Moving atoms with an electron beam

Different materials each have specific and unique properties depending on their chemical structure – the arrangement of their atoms. Two-dimensional (2D) materials consisting of only one layer of atoms offer completely new possibilities. Graphene is such a 2D material where carbon atoms (gray balls in the model below) are arranged in a honeycomb lattice.

Electron microscopes enable much greater resolution than optical microscopes, which use visible light and can thus only image objects down to a thousandth of a millimeter. Electron microscopes use electron beams instead and can image much smaller objects, down to individual atoms. The Nion UltraSTEM scanning transmission electron microscope at the University of Vienna allows a 50,000,000x magnification, with each carbon atom of the graphene lattice resolved as a bright spot (simulated image below).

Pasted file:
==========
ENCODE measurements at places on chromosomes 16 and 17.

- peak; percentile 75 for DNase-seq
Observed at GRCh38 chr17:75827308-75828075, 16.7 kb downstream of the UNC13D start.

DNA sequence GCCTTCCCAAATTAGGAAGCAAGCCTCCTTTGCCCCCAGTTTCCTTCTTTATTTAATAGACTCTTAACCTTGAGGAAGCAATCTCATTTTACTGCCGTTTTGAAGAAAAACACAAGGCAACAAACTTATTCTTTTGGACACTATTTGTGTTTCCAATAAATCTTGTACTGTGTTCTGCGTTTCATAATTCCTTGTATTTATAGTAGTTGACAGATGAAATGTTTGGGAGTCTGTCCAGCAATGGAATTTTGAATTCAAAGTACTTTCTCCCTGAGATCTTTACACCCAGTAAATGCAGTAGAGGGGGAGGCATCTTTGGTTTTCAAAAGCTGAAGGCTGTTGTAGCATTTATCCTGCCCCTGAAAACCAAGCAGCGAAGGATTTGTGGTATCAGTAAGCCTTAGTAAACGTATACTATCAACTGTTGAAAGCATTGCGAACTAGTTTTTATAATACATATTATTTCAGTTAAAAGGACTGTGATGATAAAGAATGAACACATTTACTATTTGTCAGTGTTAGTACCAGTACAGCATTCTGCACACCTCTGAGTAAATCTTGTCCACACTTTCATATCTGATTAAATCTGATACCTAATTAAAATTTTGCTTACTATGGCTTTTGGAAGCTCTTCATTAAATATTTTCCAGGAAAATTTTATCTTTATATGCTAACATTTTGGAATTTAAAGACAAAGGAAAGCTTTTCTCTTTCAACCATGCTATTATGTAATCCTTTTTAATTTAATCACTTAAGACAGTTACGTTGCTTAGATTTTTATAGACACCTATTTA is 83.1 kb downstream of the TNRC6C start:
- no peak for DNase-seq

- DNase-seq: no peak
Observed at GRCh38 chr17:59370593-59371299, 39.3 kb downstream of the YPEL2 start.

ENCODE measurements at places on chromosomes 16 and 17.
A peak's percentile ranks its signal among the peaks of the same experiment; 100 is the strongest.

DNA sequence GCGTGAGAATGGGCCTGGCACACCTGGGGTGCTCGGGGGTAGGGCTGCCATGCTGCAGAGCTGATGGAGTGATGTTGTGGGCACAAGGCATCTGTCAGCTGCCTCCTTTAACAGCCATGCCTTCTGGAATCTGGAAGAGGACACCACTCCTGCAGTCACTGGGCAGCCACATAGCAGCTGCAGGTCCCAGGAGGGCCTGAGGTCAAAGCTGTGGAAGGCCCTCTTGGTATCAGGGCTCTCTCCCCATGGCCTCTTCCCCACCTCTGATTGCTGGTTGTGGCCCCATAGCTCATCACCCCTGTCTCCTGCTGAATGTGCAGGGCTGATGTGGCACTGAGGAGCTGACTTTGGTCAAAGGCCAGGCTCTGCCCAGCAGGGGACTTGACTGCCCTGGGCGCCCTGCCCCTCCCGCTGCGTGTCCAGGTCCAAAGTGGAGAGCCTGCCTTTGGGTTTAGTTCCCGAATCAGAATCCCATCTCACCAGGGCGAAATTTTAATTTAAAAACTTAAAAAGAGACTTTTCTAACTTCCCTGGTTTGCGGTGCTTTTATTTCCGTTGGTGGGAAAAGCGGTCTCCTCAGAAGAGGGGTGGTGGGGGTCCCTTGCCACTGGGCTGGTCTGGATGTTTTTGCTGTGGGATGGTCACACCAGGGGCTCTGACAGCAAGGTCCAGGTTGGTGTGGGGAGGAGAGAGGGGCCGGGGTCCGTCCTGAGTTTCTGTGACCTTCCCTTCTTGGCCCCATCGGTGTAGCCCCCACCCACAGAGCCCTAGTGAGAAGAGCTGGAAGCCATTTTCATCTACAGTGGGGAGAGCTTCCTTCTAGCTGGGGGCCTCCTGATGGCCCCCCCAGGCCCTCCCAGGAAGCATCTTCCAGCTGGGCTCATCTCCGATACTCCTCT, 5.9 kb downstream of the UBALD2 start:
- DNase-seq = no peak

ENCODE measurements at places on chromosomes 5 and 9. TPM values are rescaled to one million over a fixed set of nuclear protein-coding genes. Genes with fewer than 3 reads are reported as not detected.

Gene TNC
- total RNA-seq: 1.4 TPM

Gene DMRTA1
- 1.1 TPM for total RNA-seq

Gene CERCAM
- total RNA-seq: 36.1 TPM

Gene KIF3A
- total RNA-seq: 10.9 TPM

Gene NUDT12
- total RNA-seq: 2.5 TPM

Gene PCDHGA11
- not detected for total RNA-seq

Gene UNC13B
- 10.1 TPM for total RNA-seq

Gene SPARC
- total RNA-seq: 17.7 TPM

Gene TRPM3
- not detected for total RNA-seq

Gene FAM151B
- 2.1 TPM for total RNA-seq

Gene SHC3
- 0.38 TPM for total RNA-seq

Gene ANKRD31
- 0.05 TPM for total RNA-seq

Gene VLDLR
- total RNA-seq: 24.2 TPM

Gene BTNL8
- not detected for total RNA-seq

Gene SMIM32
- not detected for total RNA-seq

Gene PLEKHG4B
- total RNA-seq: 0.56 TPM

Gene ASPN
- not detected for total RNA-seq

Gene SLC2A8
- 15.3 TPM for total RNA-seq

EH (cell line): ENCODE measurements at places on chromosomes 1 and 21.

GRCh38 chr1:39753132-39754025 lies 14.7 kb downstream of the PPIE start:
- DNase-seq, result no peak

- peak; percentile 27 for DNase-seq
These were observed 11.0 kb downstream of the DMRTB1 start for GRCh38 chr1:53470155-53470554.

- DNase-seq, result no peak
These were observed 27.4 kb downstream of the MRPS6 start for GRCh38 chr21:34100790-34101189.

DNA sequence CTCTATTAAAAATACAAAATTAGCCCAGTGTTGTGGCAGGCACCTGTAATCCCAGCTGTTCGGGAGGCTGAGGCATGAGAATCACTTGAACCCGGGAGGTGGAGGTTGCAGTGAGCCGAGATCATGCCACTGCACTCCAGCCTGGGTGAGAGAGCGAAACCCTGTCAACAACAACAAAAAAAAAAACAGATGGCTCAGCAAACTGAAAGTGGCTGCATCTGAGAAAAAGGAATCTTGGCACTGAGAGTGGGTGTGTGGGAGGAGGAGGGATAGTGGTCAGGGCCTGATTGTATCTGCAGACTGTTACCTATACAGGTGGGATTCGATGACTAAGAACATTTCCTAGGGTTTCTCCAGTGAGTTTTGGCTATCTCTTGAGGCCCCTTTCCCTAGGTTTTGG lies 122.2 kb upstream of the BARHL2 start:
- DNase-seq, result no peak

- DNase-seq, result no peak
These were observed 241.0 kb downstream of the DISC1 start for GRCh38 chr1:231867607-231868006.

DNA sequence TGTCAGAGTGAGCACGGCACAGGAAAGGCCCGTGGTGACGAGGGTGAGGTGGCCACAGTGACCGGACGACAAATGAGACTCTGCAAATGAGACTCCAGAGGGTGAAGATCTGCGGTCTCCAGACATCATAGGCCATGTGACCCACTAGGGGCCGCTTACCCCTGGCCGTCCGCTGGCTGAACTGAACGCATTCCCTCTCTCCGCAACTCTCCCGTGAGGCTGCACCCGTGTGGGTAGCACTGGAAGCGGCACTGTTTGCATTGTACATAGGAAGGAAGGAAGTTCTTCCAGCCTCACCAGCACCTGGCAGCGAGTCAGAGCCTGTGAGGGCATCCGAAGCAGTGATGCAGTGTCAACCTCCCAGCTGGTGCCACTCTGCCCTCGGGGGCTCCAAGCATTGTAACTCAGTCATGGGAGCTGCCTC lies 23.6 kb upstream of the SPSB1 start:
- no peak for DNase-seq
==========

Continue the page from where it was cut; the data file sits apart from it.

Occasionally, one can find silicon impurities within the graphene lattice. Since image contrast depends on how strongly electrons are scattered by each atom – which in turn is determined by the charge of the nucleus, with silicon having more protons than carbon – we can directly see the impurities (larger yellow balls in the model below) in electron microscopy images (image below).

In addition to imaging, we can use the focused electron beam of the microscope to move atoms (animation below). Each electron has a small chance of being scattered back by the nucleus of a targeted atom, giving it a small push in the opposite direction (video above). In practice, we direct the electron beam by moving a mouse cursor on a computer screen controlling the microscope to where we want to drag the impurity (hence the name “tractor beam“). Visit the online simulation game experience yourself how we can manipulate atoms!

Experimental data of a silicon atom  moved around a hexagon in the graphene lattice (from Nature).

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